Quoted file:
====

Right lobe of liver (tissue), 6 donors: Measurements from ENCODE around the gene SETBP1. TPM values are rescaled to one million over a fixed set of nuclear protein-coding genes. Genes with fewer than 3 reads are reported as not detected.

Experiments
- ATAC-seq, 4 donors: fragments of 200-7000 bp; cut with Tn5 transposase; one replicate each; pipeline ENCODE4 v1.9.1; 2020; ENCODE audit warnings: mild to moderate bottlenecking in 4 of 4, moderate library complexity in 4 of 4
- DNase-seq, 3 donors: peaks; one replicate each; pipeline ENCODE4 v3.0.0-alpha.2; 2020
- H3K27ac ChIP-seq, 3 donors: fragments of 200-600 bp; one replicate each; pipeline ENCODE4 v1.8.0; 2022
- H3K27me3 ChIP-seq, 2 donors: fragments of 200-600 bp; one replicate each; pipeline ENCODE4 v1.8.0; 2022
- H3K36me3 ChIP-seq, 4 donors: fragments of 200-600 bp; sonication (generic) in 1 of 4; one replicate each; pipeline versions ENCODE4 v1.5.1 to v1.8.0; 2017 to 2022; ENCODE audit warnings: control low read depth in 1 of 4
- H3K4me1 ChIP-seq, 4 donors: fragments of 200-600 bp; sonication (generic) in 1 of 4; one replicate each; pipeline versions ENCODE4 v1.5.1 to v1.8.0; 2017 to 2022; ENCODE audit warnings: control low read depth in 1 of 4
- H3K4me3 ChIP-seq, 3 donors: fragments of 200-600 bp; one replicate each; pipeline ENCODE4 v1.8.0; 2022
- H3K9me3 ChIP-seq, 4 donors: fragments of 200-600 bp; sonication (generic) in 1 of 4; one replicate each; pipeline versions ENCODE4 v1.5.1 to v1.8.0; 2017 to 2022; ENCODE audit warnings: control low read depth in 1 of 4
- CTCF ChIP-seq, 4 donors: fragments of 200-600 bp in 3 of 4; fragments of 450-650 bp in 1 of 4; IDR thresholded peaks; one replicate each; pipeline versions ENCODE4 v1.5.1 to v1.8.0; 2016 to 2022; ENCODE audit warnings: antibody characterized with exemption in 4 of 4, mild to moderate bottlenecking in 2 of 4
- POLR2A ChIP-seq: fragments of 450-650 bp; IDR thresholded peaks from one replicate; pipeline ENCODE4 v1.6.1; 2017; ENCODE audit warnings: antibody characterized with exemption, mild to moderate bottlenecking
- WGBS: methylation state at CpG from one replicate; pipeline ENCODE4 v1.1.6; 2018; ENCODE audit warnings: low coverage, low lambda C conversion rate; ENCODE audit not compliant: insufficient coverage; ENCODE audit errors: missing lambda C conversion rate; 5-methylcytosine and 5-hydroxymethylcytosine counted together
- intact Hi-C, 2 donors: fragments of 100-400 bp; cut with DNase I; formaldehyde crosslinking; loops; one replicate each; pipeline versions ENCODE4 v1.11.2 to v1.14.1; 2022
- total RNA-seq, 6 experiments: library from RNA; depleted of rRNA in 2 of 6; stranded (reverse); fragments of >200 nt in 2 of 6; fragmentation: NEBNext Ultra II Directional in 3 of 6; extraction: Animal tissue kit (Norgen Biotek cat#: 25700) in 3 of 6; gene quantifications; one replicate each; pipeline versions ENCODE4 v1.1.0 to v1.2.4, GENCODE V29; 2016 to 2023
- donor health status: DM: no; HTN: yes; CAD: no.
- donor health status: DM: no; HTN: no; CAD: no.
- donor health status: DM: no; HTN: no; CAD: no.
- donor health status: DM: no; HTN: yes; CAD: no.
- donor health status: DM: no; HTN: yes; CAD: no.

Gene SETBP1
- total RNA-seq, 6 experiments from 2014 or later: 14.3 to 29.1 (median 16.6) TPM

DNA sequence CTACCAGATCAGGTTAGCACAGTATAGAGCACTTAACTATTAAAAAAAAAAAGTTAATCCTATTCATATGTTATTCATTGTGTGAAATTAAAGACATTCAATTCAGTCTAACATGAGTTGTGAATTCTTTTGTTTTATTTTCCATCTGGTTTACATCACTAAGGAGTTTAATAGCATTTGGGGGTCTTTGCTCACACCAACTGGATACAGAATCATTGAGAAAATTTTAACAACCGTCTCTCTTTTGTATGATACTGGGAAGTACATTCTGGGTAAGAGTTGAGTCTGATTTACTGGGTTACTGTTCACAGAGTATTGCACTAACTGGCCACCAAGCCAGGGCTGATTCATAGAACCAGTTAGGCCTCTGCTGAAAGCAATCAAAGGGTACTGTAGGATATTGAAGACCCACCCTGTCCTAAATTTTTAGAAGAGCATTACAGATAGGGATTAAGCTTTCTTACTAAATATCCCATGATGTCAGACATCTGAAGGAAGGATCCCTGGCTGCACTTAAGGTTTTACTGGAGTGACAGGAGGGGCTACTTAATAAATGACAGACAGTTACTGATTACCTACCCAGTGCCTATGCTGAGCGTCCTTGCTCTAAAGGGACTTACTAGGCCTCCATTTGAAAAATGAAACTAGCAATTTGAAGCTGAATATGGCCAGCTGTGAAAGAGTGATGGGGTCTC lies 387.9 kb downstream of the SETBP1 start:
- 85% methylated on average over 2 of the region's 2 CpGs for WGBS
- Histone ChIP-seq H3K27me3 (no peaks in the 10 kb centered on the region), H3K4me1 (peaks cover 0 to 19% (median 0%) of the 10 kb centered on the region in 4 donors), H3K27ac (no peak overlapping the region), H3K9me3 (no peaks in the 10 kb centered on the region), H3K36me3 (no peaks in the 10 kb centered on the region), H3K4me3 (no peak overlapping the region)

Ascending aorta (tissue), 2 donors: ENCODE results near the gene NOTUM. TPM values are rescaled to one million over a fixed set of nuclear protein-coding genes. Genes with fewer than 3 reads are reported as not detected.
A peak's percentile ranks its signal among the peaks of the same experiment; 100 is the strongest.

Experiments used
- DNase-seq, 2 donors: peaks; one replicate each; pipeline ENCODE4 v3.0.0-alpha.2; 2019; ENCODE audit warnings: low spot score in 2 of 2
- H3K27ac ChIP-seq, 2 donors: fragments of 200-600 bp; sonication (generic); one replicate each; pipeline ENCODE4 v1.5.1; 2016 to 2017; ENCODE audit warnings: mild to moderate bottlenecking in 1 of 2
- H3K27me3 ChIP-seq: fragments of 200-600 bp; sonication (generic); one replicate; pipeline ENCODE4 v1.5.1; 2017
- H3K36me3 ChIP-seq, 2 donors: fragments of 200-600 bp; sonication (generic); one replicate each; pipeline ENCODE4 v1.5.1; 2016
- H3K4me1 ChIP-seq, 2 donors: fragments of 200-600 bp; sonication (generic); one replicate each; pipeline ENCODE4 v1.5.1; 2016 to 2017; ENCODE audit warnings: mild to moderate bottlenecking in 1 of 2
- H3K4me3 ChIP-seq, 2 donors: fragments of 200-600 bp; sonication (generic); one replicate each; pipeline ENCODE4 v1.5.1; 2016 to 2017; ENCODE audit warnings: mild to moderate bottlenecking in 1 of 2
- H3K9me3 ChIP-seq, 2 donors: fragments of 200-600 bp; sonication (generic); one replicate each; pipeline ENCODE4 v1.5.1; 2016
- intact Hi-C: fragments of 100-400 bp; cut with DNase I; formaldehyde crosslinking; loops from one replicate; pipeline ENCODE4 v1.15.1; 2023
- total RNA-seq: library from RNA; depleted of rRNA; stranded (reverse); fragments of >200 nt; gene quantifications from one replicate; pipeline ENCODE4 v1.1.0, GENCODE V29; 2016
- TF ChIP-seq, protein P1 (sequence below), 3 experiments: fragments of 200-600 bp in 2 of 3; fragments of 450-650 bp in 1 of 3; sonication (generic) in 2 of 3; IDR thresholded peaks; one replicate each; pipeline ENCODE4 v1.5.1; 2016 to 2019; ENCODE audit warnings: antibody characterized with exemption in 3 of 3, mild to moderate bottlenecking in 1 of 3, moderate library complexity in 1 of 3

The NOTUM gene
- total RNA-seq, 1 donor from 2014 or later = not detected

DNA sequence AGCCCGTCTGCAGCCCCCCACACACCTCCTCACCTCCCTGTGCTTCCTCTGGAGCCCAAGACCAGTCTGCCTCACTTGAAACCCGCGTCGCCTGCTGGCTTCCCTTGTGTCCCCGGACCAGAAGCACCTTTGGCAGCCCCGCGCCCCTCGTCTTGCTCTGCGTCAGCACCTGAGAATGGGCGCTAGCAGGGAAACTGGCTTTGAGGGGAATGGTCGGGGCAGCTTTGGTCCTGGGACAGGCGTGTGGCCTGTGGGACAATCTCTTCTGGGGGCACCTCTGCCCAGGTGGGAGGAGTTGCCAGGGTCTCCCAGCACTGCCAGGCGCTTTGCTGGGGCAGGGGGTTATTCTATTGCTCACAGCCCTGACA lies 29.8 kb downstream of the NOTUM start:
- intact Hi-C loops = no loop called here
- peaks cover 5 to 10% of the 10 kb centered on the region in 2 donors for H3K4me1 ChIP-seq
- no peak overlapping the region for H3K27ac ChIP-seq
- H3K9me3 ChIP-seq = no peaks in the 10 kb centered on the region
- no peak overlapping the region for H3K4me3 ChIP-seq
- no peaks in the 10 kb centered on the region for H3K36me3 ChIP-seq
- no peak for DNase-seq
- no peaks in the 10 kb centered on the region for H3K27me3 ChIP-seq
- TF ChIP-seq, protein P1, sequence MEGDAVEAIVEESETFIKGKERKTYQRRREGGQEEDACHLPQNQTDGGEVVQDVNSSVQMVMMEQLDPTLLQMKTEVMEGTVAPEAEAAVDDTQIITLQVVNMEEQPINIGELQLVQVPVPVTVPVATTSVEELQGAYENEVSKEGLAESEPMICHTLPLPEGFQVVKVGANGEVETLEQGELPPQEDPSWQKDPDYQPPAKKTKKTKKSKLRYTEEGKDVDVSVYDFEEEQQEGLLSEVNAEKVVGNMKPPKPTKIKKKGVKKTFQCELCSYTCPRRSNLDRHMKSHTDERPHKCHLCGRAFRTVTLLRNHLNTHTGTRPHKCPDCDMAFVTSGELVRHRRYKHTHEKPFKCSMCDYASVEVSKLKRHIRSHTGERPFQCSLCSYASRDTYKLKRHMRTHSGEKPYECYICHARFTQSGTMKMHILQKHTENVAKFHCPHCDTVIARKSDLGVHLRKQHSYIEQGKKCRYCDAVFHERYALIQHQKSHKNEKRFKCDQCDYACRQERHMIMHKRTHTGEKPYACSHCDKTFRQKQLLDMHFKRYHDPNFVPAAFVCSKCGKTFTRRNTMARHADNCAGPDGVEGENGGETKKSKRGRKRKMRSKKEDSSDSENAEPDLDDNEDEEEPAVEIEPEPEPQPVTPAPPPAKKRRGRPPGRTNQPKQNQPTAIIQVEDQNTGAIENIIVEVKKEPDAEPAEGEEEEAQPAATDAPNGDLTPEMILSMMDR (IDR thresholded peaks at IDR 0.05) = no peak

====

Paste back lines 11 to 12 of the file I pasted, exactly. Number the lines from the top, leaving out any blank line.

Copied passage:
- CTCF ChIP-seq, 4 donors: fragments of 200-600 bp in 3 of 4; fragments of 450-650 bp in 1 of 4; IDR thresholded peaks; one replicate each; pipeline versions ENCODE4 v1.5.1 to v1.8.0; 2016 to 2022; ENCODE audit warnings: antibody characterized with exemption in 4 of 4, mild to moderate bottlenecking in 2 of 4
- POLR2A ChIP-seq: fragments of 450-650 bp; IDR thresholded peaks from one replicate; pipeline ENCODE4 v1.6.1; 2017; ENCODE audit warnings: antibody characterized with exemption, mild to moderate bottlenecking